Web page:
Monday, March 10, 2014

RSC Belgium announces its Chemistry Challenge 2014

The RSC Belgium Section is pleased to announce its Schools Chemistry Challenge 2014! This stimulating chemistry competition is open to students from any school in Belgium, so please spread the word to any appropriate educational institutions or organisations that you are involved with. We would like to make the 2014 Challenge bigger and better than ever!

Details of the 2014 competition format can be downloaded here. The questions will be set in English, but may be answered in English, French, Dutch or German.

The competition is open to school students in their penultimate year of High School (usually aged 16 – 17) and consists of a total of two hours of written test papers held in individual schools and designed to demonstrate the participants’ knowledge of chemistry and their ability to think logically.

Two formats
The Challenge can be taken in two ways: either as a single two-hour paper or split into three stand-alone, separate sections (Section A 30 minutes, Section B 60 minutes and Section C 30 minutes) which teachers might find easier to work into their timetable constraints. Teachers would need to decide on their preference by the time they tell us the approximate numbers of students that will participate in the 2014 challenge from their school.

The common curriculum on which the competition will be based can be found here. This has been reviewed and validated by teachers in 2012 and 2013.

The Challenge papers themselves will be distributed to participating schools in May with completed papers to be returned during June.

Past papers
For your information the Schools Chemistry Challenge 2012 and 2013 papers are also available online here and here respectively. This will show you the format for each section, but there will be 100% new questions for 2014!

As ever, very attractive cash prizes are offered, as well as certificates acknowledging participation for all students that take part. From our previous experience we have found that students felt that participation was a valuable ‘plus point’ when completing University application forms, clearly demonstrating an ‘extra curricular’ interest in a science subject.

More information
For further information, please contact our challenge coordinator Rita Woodward or via the usual RSC Belgium email address.

Friday, February 14, 2014

Biobased Chemicals, Industrial Sugars and Biorefineries

On the evening of 10 February RSC Belgium members and friends were treated to an overview of the current status and future opportunities for the bioeconomy in Europe from Dr. Adrian Higson, Head of Biorefining at NNFCC Bioeconomy Consultants based in York, UK. The talk attracted a good crowd to the Swoosh Lounge at the British School of Brussels.

The transition to a sustainable, biobased economy is one of the major challenges and opportunities for Europe today. The present economy depends heavily on non-renewable fossil resources, resulting in Europe facing the multiple challenges of resource price volatility and supply security, increasing environmental pressure and climate change. The transition to the biobased economy combines necessity with the tremendous opportunity for sustainable growth and competitiveness based on the development of innovative, renewable materials and products. Adrian's presentation looked at the emerging biobased chemicals industry, its drivers and barriers, and highlighted how biobased innovation is being supported in the UK and Europe.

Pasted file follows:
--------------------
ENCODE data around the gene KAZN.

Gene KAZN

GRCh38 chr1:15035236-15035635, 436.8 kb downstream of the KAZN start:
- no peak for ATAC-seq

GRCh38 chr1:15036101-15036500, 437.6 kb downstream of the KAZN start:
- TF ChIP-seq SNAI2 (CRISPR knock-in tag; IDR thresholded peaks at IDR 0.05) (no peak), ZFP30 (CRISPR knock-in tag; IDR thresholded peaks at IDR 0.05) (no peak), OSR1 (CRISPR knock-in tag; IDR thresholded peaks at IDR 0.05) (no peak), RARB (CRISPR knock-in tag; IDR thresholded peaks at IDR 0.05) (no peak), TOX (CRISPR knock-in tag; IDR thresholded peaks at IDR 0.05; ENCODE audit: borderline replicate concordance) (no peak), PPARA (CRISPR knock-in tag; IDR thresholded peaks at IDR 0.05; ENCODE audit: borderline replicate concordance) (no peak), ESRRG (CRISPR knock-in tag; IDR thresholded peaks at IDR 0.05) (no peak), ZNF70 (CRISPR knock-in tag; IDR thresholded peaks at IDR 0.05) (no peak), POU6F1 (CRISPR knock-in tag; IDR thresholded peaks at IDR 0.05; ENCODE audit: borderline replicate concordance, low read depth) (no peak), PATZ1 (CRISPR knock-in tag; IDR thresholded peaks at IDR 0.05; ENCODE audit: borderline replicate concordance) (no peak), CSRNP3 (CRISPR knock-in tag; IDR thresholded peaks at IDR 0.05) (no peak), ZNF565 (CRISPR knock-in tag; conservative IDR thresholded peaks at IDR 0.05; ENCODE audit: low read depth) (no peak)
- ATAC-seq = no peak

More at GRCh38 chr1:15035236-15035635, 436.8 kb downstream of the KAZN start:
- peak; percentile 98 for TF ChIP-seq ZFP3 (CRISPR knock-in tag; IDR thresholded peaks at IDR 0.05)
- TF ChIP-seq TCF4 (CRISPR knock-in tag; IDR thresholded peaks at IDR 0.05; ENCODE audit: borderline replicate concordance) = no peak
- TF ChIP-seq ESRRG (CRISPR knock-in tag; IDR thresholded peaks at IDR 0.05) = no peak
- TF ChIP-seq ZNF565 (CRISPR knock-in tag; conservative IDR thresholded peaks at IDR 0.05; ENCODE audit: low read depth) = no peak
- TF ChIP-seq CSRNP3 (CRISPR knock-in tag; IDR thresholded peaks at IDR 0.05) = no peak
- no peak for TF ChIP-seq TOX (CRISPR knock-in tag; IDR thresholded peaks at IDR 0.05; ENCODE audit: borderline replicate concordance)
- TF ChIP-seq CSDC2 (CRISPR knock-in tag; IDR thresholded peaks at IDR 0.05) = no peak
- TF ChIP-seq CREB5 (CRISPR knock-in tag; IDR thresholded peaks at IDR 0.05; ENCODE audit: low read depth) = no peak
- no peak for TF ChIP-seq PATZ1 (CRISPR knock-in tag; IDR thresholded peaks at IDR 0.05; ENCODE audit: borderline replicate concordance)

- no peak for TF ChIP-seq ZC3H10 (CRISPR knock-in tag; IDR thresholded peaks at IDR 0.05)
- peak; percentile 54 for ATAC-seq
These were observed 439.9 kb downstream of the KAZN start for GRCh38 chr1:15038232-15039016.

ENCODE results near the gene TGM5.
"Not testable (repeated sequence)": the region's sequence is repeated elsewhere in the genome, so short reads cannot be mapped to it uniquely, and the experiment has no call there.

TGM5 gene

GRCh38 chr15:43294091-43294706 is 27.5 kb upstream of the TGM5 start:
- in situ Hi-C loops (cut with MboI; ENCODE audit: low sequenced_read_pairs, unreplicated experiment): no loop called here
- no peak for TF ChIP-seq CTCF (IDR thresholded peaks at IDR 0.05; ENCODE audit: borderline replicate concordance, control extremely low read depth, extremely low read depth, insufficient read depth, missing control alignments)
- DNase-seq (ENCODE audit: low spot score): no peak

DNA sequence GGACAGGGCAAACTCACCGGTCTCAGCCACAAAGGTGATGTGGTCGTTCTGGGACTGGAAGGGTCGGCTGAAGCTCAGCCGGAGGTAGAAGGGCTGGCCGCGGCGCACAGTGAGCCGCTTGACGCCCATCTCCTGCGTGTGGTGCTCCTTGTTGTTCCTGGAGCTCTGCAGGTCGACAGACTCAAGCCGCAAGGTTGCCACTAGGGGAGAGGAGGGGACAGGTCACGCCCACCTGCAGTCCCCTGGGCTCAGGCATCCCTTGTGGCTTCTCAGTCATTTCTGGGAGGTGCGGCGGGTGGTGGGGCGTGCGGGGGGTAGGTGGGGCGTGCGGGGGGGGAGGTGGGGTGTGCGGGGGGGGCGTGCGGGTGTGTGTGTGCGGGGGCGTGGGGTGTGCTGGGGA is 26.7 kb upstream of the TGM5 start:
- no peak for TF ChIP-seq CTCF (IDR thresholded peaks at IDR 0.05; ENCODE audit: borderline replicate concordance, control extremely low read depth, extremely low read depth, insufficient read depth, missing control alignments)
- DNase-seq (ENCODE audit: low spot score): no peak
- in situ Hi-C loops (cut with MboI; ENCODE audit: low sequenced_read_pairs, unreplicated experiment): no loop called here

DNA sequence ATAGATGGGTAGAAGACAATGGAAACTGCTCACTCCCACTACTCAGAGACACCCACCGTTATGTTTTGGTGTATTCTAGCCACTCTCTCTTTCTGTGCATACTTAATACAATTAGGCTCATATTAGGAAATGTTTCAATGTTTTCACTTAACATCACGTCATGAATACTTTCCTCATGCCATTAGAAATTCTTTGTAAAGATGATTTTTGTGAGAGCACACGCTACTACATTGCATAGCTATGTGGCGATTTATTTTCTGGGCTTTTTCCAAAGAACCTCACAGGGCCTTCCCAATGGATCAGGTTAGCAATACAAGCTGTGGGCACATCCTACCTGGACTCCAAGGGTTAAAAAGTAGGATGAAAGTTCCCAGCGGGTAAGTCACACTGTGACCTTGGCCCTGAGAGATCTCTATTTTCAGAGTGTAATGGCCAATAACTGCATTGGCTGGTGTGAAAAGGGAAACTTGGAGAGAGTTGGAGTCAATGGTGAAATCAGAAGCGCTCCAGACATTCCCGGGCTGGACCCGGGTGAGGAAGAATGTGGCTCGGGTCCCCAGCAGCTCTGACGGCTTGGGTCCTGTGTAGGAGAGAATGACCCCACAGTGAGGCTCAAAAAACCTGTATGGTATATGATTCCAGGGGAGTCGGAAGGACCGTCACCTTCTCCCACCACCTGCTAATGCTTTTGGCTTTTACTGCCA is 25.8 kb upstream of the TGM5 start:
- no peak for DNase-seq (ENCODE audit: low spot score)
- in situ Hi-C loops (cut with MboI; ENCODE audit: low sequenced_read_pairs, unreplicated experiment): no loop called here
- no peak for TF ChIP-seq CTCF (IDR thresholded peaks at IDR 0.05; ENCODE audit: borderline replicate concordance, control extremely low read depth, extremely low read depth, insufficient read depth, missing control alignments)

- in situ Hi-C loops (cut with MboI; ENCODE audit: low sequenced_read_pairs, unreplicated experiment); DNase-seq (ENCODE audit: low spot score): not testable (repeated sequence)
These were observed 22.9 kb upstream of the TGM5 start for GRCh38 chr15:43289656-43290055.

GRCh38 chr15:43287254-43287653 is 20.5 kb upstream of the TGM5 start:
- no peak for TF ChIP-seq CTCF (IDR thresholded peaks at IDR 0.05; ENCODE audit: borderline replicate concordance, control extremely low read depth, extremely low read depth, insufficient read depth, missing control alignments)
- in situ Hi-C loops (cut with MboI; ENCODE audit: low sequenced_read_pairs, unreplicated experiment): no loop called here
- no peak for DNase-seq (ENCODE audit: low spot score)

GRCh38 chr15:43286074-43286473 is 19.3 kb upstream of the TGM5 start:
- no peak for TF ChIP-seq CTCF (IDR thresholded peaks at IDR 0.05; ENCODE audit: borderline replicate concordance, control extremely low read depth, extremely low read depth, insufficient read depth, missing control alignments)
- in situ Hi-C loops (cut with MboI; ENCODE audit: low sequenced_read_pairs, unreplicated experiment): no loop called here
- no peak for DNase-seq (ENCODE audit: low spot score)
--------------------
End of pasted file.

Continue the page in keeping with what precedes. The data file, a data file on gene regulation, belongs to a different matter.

Adrian (above) made a particular reference to a €6.2 million transnational collaboration initiative with significant Belgian interest: the BioBase NWE project. This project aims to bridge the innovation gap for biobased breakthroughs and accelerate the growth of the biobased economy. It brings EU and regional partners together to provide financial, technological, training, networking and political support to enterprises in North West Europe innovating in biobased products and processes. You can view Adrian's presentation here

Biobased biography
Dr. Adrian Higson is Lead Consultant on Biobased Products at NNFCC and works with global brands to develop their understanding of the opportunities and risks presented by the biobased economy and acts as an advisor to the UK Government on biobased economy development. He coordinates several UK research programmes including the recently launched £45 million IB Catalyst. He is a member of the European Commission Expert Group on Bio-based Products and member of the UK’s Industrial Biotechnology Industry Task Force. Adrian obtained his PhD from the University of Liverpool and subsequently held posts at the Universities of Colorado and Dundee. Prior to joining NNFCC he was a Project Manager at Sigma Aldrich.

Established by the UK Government some 10 years ago as the National Non-Food Crops Centre, the NNFCC initially focused on helping extend the competitive non-food uses of crops. Today NNFCC is an international consultancy providing advice on the conversion of biomass to bioenergy, biofuels and bio-based products. The company is based in the BioCentre on the York Science Park.

NNFCC specialises in providing information and knowledge on the supply of biomass, its use in industrial applications and the fate of biomaterials at their end-of-life. It operates in five specific sectors: Feedstock, Bioenergy, Biofuels, Bio-based products and Biorefining.